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When poet Suzanne Lummis asked me about "noir" restaurants for a literary series she was curating, the first place that came to mind was Nick's Cafe, a battered diner I hadn't been to since the old railyard it faced out onto had been upgraded to the Los Angeles Historic State Park, aka the Cornfield. Nick's had always been kind of a great place, railroad paraphernalia on the paneled walls, its U-shape counter elbow-to-elbow with cops and maintenance workers in the morning and short-sleeved city workers at lunch. It had an endless menu of meatloaf and turkey sandwiches but was most famous for its vast plates of ham and eggs, which were always the best in town.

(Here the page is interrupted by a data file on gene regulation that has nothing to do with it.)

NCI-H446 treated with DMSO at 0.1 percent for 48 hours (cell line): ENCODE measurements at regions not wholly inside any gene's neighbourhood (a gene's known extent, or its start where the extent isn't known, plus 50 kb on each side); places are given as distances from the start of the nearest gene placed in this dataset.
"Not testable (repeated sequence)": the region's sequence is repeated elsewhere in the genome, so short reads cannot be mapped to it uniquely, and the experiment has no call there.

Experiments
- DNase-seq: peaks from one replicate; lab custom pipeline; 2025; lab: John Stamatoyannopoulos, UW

I had heard that Nick's had become newly fashionable, with chicken cordon bleu as a regular dinner special, designer hot dogs, a brunch crowd that raved about the eggs benedict and discounts if you checked in on Foursquare. It was inevitable, I guess.
But when you slide onto a stool on a weekday morning, it is hard to see that anything has changed. Your neighbors still wear mustaches and badges, and the counter still bristles with old wine carafes filled with chokingly hot blender salsa like the one that Mexican-American grandmothers used to make. You see a lot of Pan Sans around, which is to say monstrously large plates of pancakes, eggs and breakfast meats. The home fries are oniony and crisp. And if you should happen to order a plate of ham and eggs, hold the eggs, the waitress may well ask how you would like the eggs you aren't having cooked.